702

Multivariate Model We performed a backward stepwise logistic regression to identify the best set of predictors of the dichotomized number of symptoms exacerbated in the depressed sample. Candidate predictor variables were those that bivariate analyses indicated were associated with the dependent variable; p .25 was the screening criterion for candidate variables, because the more traditional value of p .05 often fails to identify variables known to be important (28). The criterion for removal was p .05; terms were returned to the model if they were significant at p .025. Testing Alternative Hypotheses Three possible causes for exacerbation are a) the severity of current or past depression, b) cyclicity around menses occurring in girls and women in general, or c) a ceiling effect (artifact) because symptoms rated severe all month long could not be rated higher premenstrually. We tested these competing hypotheses primarily in the complete representative sample. Regardless of the hypothesis, we predicted that the baseline level of depression indexed by the mean rating of depressive symptoms during the follicular phase would be from highest to lowest clinically, subclinically, and nondepressed participants, respectively after controlling for the effects of other predictors. We tested this postulate via logistic regression with depression status as the predictor variable, the dichotomized mean follicular phase rating (low severity, high severity) as the dependent variable, and variables identified in bivariate analyses as control variables. If the first hypothesis were true, the number of symptoms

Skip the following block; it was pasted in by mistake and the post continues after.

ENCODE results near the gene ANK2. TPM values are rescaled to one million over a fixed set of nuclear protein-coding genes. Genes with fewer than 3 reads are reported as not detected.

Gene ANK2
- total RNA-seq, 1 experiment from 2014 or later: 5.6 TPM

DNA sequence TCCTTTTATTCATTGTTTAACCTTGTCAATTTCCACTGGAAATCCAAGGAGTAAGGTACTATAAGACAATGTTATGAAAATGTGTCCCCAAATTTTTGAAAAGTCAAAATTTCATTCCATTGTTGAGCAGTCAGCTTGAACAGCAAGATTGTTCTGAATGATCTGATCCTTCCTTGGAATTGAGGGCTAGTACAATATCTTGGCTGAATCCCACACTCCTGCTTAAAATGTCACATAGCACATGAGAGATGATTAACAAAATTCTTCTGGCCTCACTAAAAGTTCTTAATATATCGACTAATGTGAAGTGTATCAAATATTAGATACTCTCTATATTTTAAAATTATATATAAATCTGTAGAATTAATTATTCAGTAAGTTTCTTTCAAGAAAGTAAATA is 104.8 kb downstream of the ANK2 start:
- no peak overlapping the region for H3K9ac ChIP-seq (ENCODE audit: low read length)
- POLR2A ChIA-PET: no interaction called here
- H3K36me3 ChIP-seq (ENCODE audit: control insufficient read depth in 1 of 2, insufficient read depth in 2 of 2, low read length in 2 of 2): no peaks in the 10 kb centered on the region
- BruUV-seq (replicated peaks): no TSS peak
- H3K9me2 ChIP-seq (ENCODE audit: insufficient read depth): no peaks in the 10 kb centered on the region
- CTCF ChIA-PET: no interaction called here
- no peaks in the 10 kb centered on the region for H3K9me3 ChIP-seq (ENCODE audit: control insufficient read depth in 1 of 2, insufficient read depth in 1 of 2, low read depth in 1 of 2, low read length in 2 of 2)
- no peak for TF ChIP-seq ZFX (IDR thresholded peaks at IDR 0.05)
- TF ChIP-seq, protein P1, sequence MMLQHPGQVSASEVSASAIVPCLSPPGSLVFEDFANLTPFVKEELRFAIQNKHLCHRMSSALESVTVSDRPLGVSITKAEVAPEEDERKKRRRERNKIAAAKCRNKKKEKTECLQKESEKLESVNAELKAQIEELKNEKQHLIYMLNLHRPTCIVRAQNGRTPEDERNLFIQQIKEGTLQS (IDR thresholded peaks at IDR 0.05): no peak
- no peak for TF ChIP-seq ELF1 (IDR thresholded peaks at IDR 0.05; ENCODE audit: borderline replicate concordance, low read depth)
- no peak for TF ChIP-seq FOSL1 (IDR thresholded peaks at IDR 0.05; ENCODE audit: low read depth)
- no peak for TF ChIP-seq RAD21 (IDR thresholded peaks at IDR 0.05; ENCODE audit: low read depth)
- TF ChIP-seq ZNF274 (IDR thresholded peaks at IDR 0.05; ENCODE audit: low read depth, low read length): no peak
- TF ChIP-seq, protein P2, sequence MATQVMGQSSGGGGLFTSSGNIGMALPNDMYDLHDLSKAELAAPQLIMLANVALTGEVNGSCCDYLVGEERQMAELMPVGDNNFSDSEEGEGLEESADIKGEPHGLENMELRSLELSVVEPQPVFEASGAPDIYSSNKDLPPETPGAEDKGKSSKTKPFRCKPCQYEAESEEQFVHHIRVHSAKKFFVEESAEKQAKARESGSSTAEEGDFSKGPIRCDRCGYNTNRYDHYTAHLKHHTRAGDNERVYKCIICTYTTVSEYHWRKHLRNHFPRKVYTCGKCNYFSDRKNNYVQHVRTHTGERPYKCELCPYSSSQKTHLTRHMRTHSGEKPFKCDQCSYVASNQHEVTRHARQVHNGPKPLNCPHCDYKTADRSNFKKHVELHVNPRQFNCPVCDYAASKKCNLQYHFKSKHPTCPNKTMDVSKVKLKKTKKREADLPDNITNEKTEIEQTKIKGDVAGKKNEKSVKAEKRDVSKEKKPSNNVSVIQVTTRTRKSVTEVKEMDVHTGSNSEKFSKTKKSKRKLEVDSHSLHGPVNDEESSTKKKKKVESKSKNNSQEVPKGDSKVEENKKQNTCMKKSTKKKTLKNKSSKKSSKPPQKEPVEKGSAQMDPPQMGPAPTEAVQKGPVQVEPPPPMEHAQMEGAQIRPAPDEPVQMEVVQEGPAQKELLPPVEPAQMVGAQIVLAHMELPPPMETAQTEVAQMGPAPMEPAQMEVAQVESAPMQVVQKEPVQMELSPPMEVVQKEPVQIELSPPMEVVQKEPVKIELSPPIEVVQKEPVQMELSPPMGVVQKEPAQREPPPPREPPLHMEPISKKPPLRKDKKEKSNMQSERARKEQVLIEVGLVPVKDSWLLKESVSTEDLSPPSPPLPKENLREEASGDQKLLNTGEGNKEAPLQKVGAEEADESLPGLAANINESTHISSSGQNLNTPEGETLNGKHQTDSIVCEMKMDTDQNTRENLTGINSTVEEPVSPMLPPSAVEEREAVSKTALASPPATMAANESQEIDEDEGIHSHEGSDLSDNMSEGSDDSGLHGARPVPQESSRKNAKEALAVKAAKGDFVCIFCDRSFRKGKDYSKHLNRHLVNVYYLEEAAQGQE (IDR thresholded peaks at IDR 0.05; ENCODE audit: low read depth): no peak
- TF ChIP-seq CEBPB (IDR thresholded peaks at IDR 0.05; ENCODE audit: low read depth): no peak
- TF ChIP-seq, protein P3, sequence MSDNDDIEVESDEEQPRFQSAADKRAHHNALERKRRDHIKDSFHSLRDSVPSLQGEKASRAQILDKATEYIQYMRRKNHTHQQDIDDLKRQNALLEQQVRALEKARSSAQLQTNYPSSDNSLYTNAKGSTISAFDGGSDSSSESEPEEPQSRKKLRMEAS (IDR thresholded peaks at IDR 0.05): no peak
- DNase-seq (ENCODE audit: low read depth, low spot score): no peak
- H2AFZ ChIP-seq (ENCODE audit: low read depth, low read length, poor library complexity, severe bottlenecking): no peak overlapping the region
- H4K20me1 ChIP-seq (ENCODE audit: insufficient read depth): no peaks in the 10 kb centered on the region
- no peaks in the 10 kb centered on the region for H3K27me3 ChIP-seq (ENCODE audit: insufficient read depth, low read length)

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confidence interval, 1.02 - 1.66). In a given cycle, 58% of depressed participants had one or more symptoms become worse before menses (see Figure 2). The percentage of cycles during which each symptom worsened premenstrually ranged from 1.8% for thoughts of death or suicide to 20.2% for insomnia or hypersomnia (see Figure 1); 15.6% of participants experienced insomnia and 7.3% experienced hypersomnia. Bivariate analyses of data from the depressed sample showed that age and marital status predicted the number of symptoms exacerbated (see Table 1). Older women, or those married or living as if married, were more likely to have symptoms become worse before menses. No other demographic or clinical variable significantly predicted at the p .05 level number of symptoms exacerbated in the depressed sample. (A secondary analysis with depressive diagnosis [subclinical, dysthymic disorder, or MDD] as the predictor variable also did not yield significant differences.) Results of a backward stepwise logistic regression indicated that age alone was the best predictor of the number of symptoms exacerbated per cycle. A test of the model with age vs. intercept only was significant, 2 (1, N 110) 10.93, p .001. The standardized regression coefficient equaled 0.075, Wald 2 9.74, accounting for 13% of the variance. Neither income, marital status, work category, nor environment remained in the regression equation. Examination of the correlation matrix for candidate variables (see Table 3) suggests that this is because older age was correlated with higher income; being employed and not a student (mean 35.41 8.08) vs. unemployed, a student, or a homemaker (mean 27.78 9.66); and being or living as if married (mean 35.35 8.25) vs. single, separated, divorced, or widowed (mean 31.81 9.94). The odds of a woman ages 34 to 53 vs. 13 to 33 having one or more vs. no symptoms were 2.59 (95% confidence interval: 1.19 - 5.65). Testing Alternative Hypotheses As expected, the mean rating of the severity of symptoms of depression during the follicular phase on the 0 to 5 scale was high for clinically depressed (mean 1.43 0.91), intermediate for subclinically depressed (mean 1.08 0.65), and low for nondepressed (mean 0.62 0.59) participants after effects of other predictors (ie, age, marital status, work category, income, education, antidepressant) were taken into account, 2 (2, N 1793) 33.49, p .001. Moreover, results were consistent with the hypothesis that PME-DD is a function of cyclicity occurring in all girls and women. Analyses of data from 900 participants yielded no evidence that the number of symptoms exacerbated differed as a function of depression status. This was true whether 2 (2, N 1793) 1.59, p .46; or not, 2 (2, N 1793) 1.44, p .49, effects of other predictors (at the p .25 level; ie, oral contraceptives, education) were controlled. Similarly, the mean rating of the severity of symptoms during the follicular phase failed to predict the number of symptoms exacerbated before 2 (1, N 1793) 1.31, p .26; or after 2 (1, N 1793) 1.90, p .17, other effects were removed. Consis703